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OECS yields results in new type of partnership for COVID-19 response

OECS yields results in new type of partnership for COVID-19 response

Media Release

The OECS Commission believes the most powerful strategy against the COVID-19 pandemic is through heightened collaboration between the public and private sector.  Earlier this week, the Commission’s private sector partnership was celebrated at a special handing over ceremony.  

The ethos of the Organisation of Eastern Caribbean States (OECS) is grounded in collaboration. Recognizing that the COVID-19 pandemic threatens the sustainability of OECS economies, the OECS Commission charted a robust response mechanism to combat the spread of COVID-19 in the OECS, forging a new type of relationship - partnering with the region’s private sector in the fight against the pandemic.

Digicel and Massy (Saint Lucia and Saint Vincent and the Grenadines) were two of the Commission’s first partners in its Private Sector Partnership Against COVID-19 in March.  Both companies donated USD 100, 000 each to the Commission’s health response.  Digicel’s donation was used to procure about 60, 000 masks for nine Member States while Massy Stores’ contribution was used to acquire five ventilators: two for Saint Lucia, two for Dominica and one for Saint Vincent and the Grenadines.  

Chief Executive Officer for Digicel (Saint Lucia) Siobhan James-Alexander reaffirmed Digicel’s commitment to working to fortify the region’s resilience.  

She said, “We realized that across the region we needed a collaboration and a collective response to the challenges we are facing with COVID - 19.  Coming together with the OECS Commission was an ideal partnership.  We decided to respond to the needs of frontline workers by equipping them with masks because it is a critical requirement at this time.”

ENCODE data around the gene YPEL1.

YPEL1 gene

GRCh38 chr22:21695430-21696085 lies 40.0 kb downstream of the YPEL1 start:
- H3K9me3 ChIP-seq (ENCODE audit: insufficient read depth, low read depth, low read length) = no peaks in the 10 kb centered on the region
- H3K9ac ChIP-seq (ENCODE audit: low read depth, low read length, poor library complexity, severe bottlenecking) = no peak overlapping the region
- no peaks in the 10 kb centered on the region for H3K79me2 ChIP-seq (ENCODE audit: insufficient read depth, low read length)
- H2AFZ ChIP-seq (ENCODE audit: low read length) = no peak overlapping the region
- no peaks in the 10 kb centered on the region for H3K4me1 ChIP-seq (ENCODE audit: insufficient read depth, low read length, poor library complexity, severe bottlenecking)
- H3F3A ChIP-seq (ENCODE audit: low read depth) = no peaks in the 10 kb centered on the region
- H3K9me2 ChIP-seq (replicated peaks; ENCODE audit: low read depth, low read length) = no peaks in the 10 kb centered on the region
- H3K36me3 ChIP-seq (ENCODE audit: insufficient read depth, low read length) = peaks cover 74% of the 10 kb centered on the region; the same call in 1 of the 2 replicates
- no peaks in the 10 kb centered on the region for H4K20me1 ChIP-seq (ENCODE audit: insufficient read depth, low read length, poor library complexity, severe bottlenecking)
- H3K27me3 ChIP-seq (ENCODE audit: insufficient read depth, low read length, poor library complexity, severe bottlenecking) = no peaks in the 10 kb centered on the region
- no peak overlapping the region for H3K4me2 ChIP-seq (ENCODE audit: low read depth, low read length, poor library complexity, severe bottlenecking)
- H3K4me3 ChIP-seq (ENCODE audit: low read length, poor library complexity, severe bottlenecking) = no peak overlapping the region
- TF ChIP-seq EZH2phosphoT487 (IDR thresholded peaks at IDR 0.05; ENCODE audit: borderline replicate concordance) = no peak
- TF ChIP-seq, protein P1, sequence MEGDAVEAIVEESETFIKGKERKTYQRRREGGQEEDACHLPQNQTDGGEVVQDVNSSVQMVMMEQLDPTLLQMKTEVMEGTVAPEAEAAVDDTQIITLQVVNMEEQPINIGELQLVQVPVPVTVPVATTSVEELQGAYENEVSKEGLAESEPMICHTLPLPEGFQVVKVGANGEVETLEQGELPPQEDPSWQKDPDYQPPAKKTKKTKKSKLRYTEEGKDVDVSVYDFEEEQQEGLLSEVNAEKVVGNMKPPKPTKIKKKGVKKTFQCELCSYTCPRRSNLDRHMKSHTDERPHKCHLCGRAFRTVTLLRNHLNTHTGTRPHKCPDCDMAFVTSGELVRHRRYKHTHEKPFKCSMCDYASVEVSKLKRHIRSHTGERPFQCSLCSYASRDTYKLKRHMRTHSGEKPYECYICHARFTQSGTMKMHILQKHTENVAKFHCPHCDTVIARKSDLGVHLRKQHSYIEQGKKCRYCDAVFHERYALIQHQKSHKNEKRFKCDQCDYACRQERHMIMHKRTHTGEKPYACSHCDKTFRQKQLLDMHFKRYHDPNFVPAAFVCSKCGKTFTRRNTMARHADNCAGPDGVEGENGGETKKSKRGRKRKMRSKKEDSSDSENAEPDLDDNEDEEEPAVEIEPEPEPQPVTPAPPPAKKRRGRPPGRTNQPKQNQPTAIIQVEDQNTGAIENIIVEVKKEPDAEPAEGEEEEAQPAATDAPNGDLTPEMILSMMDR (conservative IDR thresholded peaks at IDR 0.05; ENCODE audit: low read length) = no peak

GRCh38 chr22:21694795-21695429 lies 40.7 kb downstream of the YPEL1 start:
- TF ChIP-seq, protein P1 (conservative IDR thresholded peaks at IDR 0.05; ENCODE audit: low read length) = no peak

Digicel also contributed USD 40, 000 to the education response which was allocated to closing the digital divide.  

For his part, Managing Director of Massy Stores (Saint Lucia) Ltd Martin Dorville said as a leading retailer, Massy’s staff and customers are on the front lines which fuelled the company’s response to strengthening the health sector.  

“From the onset of the crisis, we were mindful of the need to be ready to support the national effort, in particular the health sector, in the event of any major health issues and challenges.  That is why, when approached by the OECS Commission we seized the opportunity to demonstrate purpose by agreeing to cover the cost of five ventilators for the region.”

Director General of the OECS Dr. Didacus Jules lamented that the COVID-19 pandemic has set the development of the region back by about thirty years.  However, Dr. Jules is pleased at the resilience and conscience of the region’s private sector.   

“In the Caribbean, there is no way that governments can give massive bailouts to the private sector.  But it is interesting that our private sector in the OECS have responded to a call to assist despite the hit to them. That is where we ground our appreciation. Multinationals far bigger than them are asking for bailouts to the tune of trillions.  Here they are suffering equally from COVID-19, but assisting the region in every way possible.”  

Usually the private sector is excluded from development conversation, leaving development partners and the public sector to engage.  The OECS Commission developed a private sector partnership plan as part of a deliberate strategy to advance the Sustainable Development Goals by factoring in the unique contributions of this sector. The OECS Commission’s Sustainable Development Movement (SDM) in September is timely, relevant and brings all change agents to the table.  A pandemic is a sustainable development issue and exacerbates the ongoing economic crisis in the Eastern Caribbean.  Learn more on the SDM at www.oecssdm.com.

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The Organisation of Eastern Caribbean States (OECS) is an International Organisation dedicated to economic harmonisation and integration, protection of human and legal rights, and the encouragement of good governance among independent and non-independent countries in the Eastern Caribbean. The OECS came into being on June 18th 1981, when seven Eastern Caribbean countries signed a treaty agreeing to cooperate with each other while promoting unity and solidarity among its Members. The Treaty became known as the Treaty of Basseterre, so named in honour of the capital city of St. Kitts and Nevis where it was signed. The OECS today, currently has eleven members, spread across the Eastern Caribbean comprising Antigua and Barbuda, Commonwealth of Dominica, Grenada, Montserrat, St. Kitts and Nevis, Saint Lucia, St Vincent and The Grenadines, British Virgin Islands, Anguilla, Martinique and Guadeloupe. 

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